Saturday, January 31, 2009

I Second That Evasion: Tom Underpays Tim

"Kleptocracy is a term applied to a government that extends the personal wealth and political power of government officials and the ruling class (collectively, kleptocrats) at the expense of the population" (Wikipedia)

The motto of this blog is "In Equity, Veritas". The term "equity" refers both to fairness and ownership.

Bill Clinton and Al Gore each built up personal net worths of about $100 Million within about 7 years of leaving public service. Nice work if you can get it, n'est ce pas? Tom Daschle was not quite in their league, but he apparently learned that a penny of tax avoided is better than a penny earned (because a penny of tax avoided has no tax on it!).

Former Democratic Majority Leader Daschle is Mr. Obama's nominee to be Secretary of Health and Human Services. The importance of this post is tipped to be greater than usual, because of Mr. Obama's plans to make the health system fairer and more universal.

Here is the Times' headline:

"Use of Free Car Lands Tom Daschle in Tax Trouble"

DoctoRx here: Doesn't sound too bad, does it? Perhaps just a forgotten couple of limo rides?

President Obama's pick for health and human services secretary, Tom Daschle, failed to pay more than $128,000 in taxes, partly for free use of a car and driver that had been provided to him by a prominent businessman and Democratic fund-raiser, administration officials said Friday.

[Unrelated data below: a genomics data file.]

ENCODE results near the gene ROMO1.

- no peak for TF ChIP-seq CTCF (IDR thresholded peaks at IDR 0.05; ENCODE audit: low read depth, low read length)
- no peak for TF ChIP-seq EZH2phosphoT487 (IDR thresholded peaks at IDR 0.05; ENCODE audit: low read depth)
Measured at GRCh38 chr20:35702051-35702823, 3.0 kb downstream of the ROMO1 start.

Note the word "partly", whichindicates that the headline of the article was too easy on Mr. Daschle, and also note that $128,000 far exceeds Treasury Secretary Tim Geithner's tax underpayments.

Mr. Daschle, concluding that he owed the taxes, filed amended returns and paid more than $140,000 in back taxes and interest on Jan. 2, the officials said.

The car and driver were provided by Leo Hindery Jr., a media and telecommunications executive who had been chairman of YES, the New York Yankees regional sports network. In 2005, Mr. Hindery founded a private equity firm known as InterMedia Advisors. Mr. Daschle was chairman of InterMedia’s advisory board.

In a financial disclosure statement filed this month with the Office of Government Ethics, Mr. Daschle reported that he had received large amounts of income from InterMedia, including more than $2 million in consulting fees and $182,520 in the form of “company-provided transportation.”

Under his consulting arrangement with InterMedia, the report said, Mr. Daschle received $1 million a year, or $83,333 a month. The payment to Mr. Daschle for May 2007 was omitted from the annual statement of income sent to him by InterMedia. Ms. Backus said the omission resulted from “a clerical error by InterMedia.”

The White House and the Senate majority leader, Harry Reid, Democrat of Nevada, affirmed their support for Mr. Daschle.

It's nice to know that Mr. Obama opposes high pay for financial industry types. Lawyers who lobby under the guise of "consulting", however, can earn the big bucks and retain his "support".

The committee report said Mr. Daschle had told the committee staff that “in June 2008, something made him think that the car service might be taxable, and he disclosed the arrangement to his accountant.”

“Under Section 132 of the Internal Revenue Code, the value of transportation services provided for personal use must be included in income,” the report said. “Senator Daschle estimated that he used the car and driver 80 percent for personal use and 20 percent for business.”

"Something made him think" that his personal use of a free car "might" be taxable?

Good for him! A deep thinker, obviously . . . but an honest one? The article points out that he did not pay his back taxes until January 2009, when he knew he was going to enter the public eye. Yet he cleverly suspected that personal use of a company car and driver was in fact a taxable service seven months earlier, and even consulted with an accountant about it?